This video assignment also required each group to maintain a “Group Diary Blog,” which were made available to students on Blackboard. The purpose of the “Group Diary Blog” was to create a space for the students to flesh out their ideas, identify their research question, and define the vision of their video project in writing. It served as a productive forum for the students to brainstorm ideas, respond to one another, manage group meeting times, share information/graphics/links, organize and cite research material, and discuss the progress of their video project. It also provided me insight into the nature, process, and development of each of the groups’ video project, and allowed me to be more effective in directing and guiding the students whenever they had questions or faced challenges. Each group followed the “Video Project Proposal – The Pitch” and “Treatment Plan for Student Video Projects” guidelines provided by the JMC for their midterm. As part of their pitching presentation, however, I also encouraged them to create a preview video to practice using imovie software and to have a better feel on how to divide production tasks among group members for the video project. The groups screened their final videos at the end of week nine as part of an open public event that was followed by Q&A. The grading criteria for the final video project included three components:
Video Quality Production (from Concept to Creation) – 80 points
Video Supporting Group Paper – 10 points
‘Behind the Scenes’ Group Presentation – 10 points
By Course: Studio Art 66/68: Architecture II Instructor: Prof. Jack Wilson Assignment: Architectual Space in Digital Media
The experience of architecture is spatial and it is also temporal. The purpose of this assignment is to encourage students to explore and analyze existing buildings and places on the Dartmouth campus from the perspective of their own experience in a spatial, aesthetic and temporal sense and to investigate the history and character of a particular building or place. The work to complete the assignment will consist of research as well as video production.
Students will work in teams of two determined by the instructor.
Each team will select three buildings or places from the following list in order of priority of your preference:
Rauner Library at Webster Hall
Alumni Gymnasium/Memorial Field
Fairchild Science Center
Leverone Field House
College Park/Bartlett Tower/the Bema
The instructor will assign each team to a building or place from their list of selections.
The class will attend an orientation session with Jay Satterfield, Dartmouth’s Special Collections Librarian, to learn about research access to the Rauner Special Collections Library. This archive will serve as a primary resource in researching the building or place assigned.
The class will also attend digital video tutorial sessions in the Starr Instructional Center at Berry Library. Teams will complete an edited digital video recording of approximately 8-10 minutes in length. Each team is to research and explore the experience of that building or place using historical analysis as well as contemporary visual experience through the medium of digital video. Students will use iMovie as an editing program for this exercise. Camcorders, editing stations and portable hard drives are available for use through coordination with the Jones Media Center. The Instructor will arrange to make DV tapes available from Jones for the taping and storage of projects. Final projects will be burned onto DVD’s.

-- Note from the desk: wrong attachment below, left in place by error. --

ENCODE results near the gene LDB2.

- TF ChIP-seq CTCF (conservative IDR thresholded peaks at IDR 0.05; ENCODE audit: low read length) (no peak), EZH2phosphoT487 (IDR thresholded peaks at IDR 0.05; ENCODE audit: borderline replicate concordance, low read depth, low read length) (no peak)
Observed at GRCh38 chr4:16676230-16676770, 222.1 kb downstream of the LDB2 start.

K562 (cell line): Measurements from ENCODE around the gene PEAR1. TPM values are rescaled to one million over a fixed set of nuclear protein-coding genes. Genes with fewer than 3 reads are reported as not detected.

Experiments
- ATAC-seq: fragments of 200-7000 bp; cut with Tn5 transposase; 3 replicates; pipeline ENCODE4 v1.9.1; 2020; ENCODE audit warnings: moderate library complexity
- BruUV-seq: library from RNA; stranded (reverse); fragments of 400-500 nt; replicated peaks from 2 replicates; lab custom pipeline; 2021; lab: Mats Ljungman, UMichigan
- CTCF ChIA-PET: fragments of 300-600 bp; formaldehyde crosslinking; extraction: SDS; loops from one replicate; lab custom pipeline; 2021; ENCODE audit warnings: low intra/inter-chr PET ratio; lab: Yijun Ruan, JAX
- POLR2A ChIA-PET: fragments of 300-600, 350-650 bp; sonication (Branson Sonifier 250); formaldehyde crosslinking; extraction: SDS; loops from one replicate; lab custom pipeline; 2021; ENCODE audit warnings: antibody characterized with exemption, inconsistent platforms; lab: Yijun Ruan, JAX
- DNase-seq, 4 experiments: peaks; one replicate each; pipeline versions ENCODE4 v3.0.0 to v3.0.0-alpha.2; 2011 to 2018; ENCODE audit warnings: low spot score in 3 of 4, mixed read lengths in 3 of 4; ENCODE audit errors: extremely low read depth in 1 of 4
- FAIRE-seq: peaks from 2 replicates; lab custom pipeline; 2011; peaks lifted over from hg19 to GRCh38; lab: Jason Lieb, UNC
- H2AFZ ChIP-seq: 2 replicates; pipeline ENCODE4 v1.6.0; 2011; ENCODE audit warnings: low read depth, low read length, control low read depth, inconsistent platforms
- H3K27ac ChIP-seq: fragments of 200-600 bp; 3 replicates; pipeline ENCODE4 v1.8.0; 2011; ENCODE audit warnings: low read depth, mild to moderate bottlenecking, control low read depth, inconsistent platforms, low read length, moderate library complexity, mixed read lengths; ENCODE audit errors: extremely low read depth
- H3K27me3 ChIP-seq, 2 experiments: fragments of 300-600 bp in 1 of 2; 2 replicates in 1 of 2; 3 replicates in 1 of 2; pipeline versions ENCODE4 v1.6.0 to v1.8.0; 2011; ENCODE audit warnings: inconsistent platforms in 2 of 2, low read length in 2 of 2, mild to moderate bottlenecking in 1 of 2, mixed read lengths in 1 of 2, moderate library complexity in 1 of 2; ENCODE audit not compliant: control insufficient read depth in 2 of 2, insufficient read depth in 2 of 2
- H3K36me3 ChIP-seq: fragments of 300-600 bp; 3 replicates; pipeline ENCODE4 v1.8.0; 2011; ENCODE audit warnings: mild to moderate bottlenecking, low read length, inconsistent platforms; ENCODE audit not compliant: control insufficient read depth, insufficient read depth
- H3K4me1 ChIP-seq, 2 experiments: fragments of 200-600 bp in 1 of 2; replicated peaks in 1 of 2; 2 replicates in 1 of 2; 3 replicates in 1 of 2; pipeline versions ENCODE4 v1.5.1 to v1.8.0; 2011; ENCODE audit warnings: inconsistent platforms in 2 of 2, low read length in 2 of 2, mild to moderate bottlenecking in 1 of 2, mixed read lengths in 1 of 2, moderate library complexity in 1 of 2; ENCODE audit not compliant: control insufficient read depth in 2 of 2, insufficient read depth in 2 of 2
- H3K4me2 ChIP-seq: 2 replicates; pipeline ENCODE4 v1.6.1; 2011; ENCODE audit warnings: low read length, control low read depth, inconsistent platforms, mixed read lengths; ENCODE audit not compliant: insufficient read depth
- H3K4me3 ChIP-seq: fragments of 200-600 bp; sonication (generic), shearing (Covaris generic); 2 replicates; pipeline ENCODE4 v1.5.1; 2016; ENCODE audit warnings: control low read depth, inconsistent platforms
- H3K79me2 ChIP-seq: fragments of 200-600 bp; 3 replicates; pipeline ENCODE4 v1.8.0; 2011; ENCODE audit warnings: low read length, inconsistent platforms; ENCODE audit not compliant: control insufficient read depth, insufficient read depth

By Course: Introduction to Sociology
Instructor: Joshua Kim and Susan Simon
Assignment: Sociological Mashup (Team Project) (25 Percent of Final Grade)
Throughout the term your team will be working on a sociological mashup. Your mashup will be a short (5 to 7 minute) video project that utilizes one or more pieces of the rich media (video) from our course curriculum. Your mashup is designed to teach one of the main concepts we cover in our course (from the modules). The goal of the mashup is to make the topic of the module interesting and exciting to a high school or college audience. You will be posting your Mashups on YouTube, and then linking them to the Sociological Mashup Wiki in Blackboard.
Topics that your teams can choose to teach with your mashup include: The Sociological View and Culture and Socialization, Social Interaction, Groups and Social Structure, Deviance and Social Control, Stratification in the United States and Global Inequality, Inequality by Race and Ethnicity and Inequality and by Gender, Family and Religion, Social Institutions – Education, Government and the Economy, Population, Community, Health and the Environment, or Social Movements, Social Change, and Technology
Source materials for your mashups include the videos that we watch in the course, PowerPoints from the curriculum (available for download in Blackboard) as well as other video and image material you fine. Keep in mind that you job is to use the curriculum to teach the core concepts of the module you choose. The idea is that we learn something best if we need to teach it, and your teams will be teaching these concepts using the mashup structure.